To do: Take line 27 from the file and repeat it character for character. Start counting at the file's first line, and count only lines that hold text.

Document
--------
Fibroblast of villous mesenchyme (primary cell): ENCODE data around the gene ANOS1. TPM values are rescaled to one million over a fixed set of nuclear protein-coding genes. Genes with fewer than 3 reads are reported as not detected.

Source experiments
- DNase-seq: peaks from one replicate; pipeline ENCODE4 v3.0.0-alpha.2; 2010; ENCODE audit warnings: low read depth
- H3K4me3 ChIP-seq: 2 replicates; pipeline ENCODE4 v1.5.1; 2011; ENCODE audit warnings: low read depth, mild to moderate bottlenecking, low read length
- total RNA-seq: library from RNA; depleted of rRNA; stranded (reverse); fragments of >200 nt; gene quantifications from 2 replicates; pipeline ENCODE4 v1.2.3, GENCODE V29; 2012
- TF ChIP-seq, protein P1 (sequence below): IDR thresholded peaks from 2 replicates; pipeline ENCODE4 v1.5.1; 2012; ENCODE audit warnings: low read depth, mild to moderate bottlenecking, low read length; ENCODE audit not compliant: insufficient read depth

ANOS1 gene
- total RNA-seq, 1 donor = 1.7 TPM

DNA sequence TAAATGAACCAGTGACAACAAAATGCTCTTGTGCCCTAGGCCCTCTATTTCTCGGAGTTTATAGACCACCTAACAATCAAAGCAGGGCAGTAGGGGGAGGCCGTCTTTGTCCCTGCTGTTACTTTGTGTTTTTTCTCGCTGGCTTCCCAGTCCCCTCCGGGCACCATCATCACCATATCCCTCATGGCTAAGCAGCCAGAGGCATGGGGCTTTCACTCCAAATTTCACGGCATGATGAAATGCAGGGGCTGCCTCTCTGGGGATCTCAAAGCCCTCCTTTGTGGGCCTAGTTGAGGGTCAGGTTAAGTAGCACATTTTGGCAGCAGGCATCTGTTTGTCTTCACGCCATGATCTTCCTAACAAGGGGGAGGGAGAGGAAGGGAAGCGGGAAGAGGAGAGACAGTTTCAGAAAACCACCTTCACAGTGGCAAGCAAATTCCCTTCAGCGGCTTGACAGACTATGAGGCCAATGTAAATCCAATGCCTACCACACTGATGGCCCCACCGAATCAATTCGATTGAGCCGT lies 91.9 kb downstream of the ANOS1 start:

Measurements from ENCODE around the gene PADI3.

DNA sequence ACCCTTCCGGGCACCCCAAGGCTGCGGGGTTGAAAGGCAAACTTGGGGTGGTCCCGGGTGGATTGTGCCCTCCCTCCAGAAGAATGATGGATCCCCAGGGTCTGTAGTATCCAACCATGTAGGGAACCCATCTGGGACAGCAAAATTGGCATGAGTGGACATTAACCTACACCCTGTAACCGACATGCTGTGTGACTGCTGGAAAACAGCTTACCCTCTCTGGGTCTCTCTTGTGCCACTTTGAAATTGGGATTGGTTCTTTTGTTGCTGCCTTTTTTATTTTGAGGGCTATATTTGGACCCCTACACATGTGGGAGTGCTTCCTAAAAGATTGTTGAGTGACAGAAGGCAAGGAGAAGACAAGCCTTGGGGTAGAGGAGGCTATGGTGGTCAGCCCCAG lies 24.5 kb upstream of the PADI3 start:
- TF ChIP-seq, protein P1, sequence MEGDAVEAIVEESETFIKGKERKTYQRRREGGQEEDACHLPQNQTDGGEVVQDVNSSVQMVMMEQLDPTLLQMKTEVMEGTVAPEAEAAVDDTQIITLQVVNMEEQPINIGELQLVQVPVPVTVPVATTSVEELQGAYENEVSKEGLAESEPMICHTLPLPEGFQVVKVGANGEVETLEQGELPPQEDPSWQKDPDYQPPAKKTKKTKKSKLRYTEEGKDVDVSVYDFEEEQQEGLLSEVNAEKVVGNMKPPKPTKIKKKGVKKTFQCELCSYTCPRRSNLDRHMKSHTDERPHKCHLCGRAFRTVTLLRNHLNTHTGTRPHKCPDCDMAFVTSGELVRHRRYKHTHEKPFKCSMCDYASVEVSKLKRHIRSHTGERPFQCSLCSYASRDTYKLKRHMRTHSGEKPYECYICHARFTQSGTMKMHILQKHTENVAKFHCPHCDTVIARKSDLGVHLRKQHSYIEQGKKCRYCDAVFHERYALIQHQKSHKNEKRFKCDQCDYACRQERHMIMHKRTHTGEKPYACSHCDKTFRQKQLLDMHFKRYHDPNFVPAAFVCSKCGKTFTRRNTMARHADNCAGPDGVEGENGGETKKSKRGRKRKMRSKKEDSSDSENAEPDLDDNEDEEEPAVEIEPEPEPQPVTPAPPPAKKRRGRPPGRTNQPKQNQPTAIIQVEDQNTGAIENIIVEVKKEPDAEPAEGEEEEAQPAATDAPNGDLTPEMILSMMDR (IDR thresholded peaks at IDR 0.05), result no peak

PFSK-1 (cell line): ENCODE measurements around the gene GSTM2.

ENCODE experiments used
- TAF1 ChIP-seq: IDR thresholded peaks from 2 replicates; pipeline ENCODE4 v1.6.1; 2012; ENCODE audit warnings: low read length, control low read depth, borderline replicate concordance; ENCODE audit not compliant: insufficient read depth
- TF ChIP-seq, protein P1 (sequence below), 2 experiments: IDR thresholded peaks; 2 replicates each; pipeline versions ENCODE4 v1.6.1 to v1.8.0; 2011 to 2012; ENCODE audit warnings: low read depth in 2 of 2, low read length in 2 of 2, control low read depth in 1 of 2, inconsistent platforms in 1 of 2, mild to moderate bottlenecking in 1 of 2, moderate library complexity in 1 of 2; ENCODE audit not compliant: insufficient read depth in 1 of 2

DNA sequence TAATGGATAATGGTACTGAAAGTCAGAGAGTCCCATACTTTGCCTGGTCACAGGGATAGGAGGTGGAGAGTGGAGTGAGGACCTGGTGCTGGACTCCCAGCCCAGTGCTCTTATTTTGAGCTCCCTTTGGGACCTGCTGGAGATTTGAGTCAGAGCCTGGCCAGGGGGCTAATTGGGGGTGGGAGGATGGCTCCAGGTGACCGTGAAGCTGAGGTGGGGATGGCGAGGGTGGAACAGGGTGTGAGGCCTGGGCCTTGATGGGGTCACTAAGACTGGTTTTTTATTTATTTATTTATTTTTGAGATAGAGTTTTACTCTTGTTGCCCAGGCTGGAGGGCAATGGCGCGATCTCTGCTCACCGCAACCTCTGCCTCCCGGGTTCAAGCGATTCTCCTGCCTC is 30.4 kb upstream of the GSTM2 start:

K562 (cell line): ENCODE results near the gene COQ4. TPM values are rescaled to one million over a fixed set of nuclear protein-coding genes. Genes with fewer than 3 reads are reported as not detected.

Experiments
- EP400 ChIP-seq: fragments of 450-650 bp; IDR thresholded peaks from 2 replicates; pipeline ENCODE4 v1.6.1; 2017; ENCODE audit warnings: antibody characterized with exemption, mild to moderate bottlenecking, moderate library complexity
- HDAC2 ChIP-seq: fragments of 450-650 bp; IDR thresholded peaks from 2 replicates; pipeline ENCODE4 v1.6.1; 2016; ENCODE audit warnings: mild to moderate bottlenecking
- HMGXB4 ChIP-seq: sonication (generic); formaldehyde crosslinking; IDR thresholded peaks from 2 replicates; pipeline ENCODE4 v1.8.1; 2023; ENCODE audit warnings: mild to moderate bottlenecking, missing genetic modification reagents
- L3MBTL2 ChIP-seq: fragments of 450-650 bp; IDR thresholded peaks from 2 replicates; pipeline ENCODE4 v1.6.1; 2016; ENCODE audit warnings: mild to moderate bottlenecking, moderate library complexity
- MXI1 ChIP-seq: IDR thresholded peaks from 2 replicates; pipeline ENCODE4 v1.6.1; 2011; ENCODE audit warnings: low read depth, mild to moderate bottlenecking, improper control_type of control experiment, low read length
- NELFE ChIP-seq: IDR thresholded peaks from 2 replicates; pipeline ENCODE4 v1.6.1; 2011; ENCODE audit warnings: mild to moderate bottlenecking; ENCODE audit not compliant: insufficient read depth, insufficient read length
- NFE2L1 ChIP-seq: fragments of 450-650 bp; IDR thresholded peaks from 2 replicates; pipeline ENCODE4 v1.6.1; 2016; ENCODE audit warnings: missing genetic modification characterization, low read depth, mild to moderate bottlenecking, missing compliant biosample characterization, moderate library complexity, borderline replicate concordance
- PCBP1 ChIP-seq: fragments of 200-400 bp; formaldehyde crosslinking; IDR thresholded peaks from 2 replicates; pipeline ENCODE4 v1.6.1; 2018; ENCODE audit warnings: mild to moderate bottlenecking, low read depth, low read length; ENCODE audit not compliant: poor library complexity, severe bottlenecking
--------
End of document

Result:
- PCBP1 ChIP-seq: fragments of 200-400 bp; formaldehyde crosslinking; IDR thresholded peaks from 2 replicates; pipeline ENCODE4 v1.6.1; 2018; ENCODE audit warnings: mild to moderate bottlenecking, low read depth, low read length; ENCODE audit not compliant: poor library complexity, severe bottlenecking